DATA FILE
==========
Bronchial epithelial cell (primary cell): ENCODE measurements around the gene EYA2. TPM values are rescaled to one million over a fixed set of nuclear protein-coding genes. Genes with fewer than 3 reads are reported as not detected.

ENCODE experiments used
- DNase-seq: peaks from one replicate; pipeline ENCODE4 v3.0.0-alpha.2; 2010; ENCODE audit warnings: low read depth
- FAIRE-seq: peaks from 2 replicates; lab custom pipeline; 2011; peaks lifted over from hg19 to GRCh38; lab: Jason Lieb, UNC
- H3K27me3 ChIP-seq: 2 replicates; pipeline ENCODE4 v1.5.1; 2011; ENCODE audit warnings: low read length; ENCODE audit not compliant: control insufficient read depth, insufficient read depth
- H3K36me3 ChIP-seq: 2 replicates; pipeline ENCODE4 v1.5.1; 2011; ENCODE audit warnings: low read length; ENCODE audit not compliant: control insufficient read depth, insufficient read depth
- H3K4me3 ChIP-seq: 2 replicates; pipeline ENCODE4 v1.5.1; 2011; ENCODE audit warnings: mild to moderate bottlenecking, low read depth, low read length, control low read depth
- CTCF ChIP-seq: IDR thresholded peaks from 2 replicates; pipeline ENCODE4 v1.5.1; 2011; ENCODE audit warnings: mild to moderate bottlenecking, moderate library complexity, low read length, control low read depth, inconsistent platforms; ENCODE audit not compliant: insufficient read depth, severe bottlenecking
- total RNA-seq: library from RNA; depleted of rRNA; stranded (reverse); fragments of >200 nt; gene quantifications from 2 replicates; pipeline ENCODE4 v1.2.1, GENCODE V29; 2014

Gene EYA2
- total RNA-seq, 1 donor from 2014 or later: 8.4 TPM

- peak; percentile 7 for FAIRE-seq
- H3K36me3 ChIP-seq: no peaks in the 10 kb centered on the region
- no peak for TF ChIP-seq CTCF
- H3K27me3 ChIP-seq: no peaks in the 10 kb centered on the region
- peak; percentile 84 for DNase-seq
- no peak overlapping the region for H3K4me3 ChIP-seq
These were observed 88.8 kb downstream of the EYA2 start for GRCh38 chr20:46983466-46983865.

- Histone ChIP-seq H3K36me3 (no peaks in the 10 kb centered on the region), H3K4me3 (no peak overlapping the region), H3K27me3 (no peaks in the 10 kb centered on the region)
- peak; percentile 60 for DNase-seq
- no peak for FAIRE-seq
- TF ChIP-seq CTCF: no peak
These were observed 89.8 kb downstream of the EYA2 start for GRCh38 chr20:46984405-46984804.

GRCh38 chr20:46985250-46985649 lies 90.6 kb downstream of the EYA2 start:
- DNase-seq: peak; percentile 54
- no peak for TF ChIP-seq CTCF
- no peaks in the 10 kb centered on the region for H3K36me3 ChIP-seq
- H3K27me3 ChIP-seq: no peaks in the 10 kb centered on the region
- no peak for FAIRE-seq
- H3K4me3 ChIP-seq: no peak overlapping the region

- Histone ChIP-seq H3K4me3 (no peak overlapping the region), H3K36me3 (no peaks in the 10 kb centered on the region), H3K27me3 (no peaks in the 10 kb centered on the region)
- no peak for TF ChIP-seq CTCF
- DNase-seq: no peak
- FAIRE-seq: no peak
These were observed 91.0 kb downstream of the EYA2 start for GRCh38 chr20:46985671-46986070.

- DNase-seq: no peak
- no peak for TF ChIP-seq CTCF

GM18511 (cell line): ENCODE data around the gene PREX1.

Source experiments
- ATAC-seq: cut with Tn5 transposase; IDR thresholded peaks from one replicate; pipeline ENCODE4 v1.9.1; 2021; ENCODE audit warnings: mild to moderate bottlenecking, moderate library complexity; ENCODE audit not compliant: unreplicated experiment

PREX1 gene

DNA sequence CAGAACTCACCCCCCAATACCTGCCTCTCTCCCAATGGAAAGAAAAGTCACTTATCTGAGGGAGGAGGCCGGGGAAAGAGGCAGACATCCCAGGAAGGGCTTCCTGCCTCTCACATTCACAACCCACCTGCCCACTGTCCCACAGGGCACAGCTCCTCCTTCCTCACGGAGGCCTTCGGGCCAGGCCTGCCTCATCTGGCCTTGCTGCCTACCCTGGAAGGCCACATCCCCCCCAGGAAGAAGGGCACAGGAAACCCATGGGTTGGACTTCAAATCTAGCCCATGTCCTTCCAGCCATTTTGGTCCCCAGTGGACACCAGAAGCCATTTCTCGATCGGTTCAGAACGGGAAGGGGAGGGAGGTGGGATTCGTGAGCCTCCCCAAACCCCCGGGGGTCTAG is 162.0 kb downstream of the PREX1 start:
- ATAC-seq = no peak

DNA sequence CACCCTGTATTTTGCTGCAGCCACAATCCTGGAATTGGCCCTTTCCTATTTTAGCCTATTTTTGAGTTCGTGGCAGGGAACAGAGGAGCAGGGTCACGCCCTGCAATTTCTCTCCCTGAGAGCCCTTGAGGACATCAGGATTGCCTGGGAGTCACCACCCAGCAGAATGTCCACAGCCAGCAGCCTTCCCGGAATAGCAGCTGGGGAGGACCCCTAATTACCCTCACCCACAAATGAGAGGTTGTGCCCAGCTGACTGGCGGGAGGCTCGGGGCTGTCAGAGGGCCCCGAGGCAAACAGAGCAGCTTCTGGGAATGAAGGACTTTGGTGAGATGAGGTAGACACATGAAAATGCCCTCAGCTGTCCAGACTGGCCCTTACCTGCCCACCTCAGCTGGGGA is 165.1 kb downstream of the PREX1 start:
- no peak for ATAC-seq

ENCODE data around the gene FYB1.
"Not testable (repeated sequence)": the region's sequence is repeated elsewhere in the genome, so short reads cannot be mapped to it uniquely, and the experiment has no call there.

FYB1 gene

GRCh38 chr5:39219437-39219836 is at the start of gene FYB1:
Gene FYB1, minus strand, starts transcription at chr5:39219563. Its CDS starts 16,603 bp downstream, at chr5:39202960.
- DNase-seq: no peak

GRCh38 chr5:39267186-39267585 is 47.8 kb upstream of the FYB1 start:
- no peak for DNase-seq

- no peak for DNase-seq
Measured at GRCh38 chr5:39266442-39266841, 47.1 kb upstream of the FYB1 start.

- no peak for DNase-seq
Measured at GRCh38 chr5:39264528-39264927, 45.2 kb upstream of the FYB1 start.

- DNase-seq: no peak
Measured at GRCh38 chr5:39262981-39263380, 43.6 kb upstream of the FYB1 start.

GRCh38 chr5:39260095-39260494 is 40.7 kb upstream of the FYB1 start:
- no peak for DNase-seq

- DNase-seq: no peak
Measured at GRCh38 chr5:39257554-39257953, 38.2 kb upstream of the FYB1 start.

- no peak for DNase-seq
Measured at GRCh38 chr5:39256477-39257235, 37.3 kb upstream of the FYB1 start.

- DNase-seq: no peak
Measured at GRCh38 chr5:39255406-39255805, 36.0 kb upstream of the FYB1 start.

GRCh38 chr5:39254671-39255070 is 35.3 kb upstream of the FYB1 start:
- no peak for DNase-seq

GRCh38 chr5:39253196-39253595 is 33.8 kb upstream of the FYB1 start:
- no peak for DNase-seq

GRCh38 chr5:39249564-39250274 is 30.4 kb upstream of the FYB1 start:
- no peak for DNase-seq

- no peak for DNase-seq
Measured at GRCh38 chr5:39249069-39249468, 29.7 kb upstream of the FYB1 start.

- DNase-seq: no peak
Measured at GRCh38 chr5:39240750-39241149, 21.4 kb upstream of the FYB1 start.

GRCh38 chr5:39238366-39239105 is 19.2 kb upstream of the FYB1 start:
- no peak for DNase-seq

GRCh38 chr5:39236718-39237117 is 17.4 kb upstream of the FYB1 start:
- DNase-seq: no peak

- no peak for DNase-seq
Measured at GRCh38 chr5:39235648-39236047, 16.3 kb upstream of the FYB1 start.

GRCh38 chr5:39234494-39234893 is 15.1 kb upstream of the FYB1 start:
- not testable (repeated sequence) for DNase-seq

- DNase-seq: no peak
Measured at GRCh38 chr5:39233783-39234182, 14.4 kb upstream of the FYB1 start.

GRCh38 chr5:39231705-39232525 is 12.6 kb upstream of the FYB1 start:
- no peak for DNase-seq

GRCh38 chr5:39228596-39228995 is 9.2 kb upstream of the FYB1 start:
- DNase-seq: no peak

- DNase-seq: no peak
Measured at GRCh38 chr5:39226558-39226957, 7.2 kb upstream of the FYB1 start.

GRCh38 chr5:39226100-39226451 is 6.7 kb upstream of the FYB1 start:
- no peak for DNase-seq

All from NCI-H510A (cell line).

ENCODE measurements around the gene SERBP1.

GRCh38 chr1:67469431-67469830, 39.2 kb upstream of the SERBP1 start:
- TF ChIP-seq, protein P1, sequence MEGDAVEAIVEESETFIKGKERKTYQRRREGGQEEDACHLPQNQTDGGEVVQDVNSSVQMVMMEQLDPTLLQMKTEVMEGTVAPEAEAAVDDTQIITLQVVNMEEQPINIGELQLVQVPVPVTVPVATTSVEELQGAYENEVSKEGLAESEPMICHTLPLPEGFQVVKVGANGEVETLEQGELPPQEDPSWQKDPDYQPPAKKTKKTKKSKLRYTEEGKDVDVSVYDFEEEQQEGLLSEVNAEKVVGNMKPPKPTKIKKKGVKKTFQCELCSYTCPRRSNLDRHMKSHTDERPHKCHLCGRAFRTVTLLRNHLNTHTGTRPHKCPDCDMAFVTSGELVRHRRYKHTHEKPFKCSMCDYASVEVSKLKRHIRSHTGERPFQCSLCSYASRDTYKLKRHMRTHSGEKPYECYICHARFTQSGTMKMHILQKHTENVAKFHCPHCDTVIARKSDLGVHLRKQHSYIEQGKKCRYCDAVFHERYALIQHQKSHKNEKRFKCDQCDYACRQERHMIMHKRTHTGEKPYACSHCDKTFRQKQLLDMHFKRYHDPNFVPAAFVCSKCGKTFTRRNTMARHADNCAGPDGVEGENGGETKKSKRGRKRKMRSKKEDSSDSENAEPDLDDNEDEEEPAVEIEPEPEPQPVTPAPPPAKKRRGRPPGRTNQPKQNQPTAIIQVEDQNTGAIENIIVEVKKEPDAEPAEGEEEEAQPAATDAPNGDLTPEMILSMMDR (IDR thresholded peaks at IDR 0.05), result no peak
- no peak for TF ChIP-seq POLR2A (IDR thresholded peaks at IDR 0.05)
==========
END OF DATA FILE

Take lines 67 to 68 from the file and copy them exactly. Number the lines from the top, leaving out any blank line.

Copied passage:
Measured at GRCh38 chr5:39255406-39255805, 36.0 kb upstream of the FYB1 start.

GRCh38 chr5:39254671-39255070 is 35.3 kb upstream of the FYB1 start: